Wednesday, November 9, 2011

Foreign Exchange: Part 3, the Daughter We Never Had


So we had two successful experiences with foreign exchange students and were looking for number three. I really wanted to find a student from South America, but none of the student profiles seemed right. We looked into getting a young lady from Moldavia, but another family had already invited her. So we invited Anett.

Anett was a 17 year old HS junior from Hungary, with a wide smile and seriously fashionable looking glasses. Her English skills seemed good enough for our local high school, and she projected an outgoing personality and ability to make friends in a new setting.

Anett turned out to be the daughter we never had. We enjoyed our years with Chan and Anders and still keep in touch with them, but with Anett we really bonded. Unlike Chan and Anders, who had a lot of complaints about American high school academics (with which I could sympathize), Anett seemed to accept things as they were. 

While I was helping Annett unpack and settle in, I saw a picture of her with a young man. She indicated that that was her boyfriend. “How old is he?” I asked. “Twenty-six.” She laughed at the expression on my face, and told me her parents were unhappy when she started dating him, but were okay with her dating him once they got to know him.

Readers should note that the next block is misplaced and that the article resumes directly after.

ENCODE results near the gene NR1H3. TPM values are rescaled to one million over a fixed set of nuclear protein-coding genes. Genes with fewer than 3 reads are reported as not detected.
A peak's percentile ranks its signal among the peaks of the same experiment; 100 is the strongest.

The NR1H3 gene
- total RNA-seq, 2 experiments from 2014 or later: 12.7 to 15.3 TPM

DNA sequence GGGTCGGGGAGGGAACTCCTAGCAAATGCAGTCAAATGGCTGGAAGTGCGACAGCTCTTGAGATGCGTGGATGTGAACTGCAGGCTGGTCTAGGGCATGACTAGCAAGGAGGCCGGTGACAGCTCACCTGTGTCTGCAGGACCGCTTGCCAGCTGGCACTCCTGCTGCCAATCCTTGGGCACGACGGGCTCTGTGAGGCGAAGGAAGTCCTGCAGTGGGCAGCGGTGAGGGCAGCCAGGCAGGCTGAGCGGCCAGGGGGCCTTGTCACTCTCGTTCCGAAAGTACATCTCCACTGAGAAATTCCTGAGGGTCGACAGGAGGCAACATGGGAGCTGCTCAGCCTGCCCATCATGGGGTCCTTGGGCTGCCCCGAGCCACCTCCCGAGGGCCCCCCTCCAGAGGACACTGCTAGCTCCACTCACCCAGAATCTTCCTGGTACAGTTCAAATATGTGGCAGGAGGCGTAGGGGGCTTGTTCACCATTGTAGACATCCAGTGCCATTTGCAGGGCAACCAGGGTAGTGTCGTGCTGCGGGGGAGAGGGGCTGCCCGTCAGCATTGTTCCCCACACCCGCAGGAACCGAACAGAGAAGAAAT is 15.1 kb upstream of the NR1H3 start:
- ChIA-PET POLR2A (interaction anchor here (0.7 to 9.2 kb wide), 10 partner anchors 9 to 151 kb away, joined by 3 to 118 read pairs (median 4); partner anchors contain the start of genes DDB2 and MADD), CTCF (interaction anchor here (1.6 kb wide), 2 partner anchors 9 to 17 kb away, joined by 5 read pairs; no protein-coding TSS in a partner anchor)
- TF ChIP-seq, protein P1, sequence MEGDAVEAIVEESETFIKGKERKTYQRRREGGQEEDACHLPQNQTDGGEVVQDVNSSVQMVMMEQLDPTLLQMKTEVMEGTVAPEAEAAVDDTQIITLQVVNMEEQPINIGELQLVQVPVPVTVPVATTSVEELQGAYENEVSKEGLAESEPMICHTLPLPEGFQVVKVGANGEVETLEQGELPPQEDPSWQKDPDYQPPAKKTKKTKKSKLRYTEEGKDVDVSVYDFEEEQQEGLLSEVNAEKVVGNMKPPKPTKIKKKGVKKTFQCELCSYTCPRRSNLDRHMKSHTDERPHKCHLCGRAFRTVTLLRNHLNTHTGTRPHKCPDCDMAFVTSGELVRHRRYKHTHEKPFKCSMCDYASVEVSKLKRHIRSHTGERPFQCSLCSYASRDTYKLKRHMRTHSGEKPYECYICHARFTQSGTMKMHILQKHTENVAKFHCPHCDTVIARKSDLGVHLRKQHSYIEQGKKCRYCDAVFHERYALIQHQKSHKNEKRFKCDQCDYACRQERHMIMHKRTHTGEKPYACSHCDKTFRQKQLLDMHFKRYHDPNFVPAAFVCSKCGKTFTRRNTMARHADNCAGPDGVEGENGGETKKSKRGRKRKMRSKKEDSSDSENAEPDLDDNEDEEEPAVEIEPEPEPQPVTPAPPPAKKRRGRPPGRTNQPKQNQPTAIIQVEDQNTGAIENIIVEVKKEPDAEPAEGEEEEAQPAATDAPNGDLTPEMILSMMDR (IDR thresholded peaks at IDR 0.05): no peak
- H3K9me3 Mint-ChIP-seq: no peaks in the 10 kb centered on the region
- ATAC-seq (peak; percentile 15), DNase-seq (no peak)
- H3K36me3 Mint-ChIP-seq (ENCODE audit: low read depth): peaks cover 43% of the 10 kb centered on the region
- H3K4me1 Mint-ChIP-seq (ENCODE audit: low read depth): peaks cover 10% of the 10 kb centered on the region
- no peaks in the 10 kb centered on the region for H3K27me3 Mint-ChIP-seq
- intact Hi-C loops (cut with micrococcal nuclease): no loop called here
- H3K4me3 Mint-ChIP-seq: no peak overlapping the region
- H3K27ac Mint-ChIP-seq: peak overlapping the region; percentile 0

While we were talking privately later on, John said her parents probably sent her to the U.S. to put some distance between her and the boyfriend, figuring he’d give up and move on. If that was the plan, it didn’t work. They’re still together seven years later and talking about marriage once she graduates from college.

Of course, they talked every day via our computer, a mode of communication Anett used to keep in touch with her parents and friends back home as well. AFS recommends that students write home only once a week and call home only once a month in order to be able to bond with their host family. Anett bonded with us just fine, though, so I gave up worrying about how often she called home. She’s still the one who emails the most and whom we visited twice. Not only is she my Facebook friend, but her mother and brothers are as well.

All of our students inspired upgrades in our mode of living and Anett was no exception. One of her activities at home was going to the gym so we looked for a gym to join, and finally settled on the YMCA. We’re still members. I had a problem with classes there, though. Any time I found what started out as a low impact aerobics class, the teacher would quit or switch class times and be replaced by someone who had us running and doing jumping jacks. I finally settled for using the walking/running track and sometimes the weights, although I had weights and a power cage at home. Anett enjoyed the classes and the treadmill. 

Anett’s English was amusing. In Hungary, they apparently do pronouns differently from English because everybody was “he”. Even when she learned the word “she”, Anett would apply it to men as often as to women. It took months for her to get them sorted out and even then, she still made errors. She had what I considered a charming Hungarian accent, but like most people speaking a foreign language, she didn’t hear it. While we were shopping for her prom dress,  a saleswoman asked her where she was from. Later Anett asked me how the woman knew she was from somewhere else.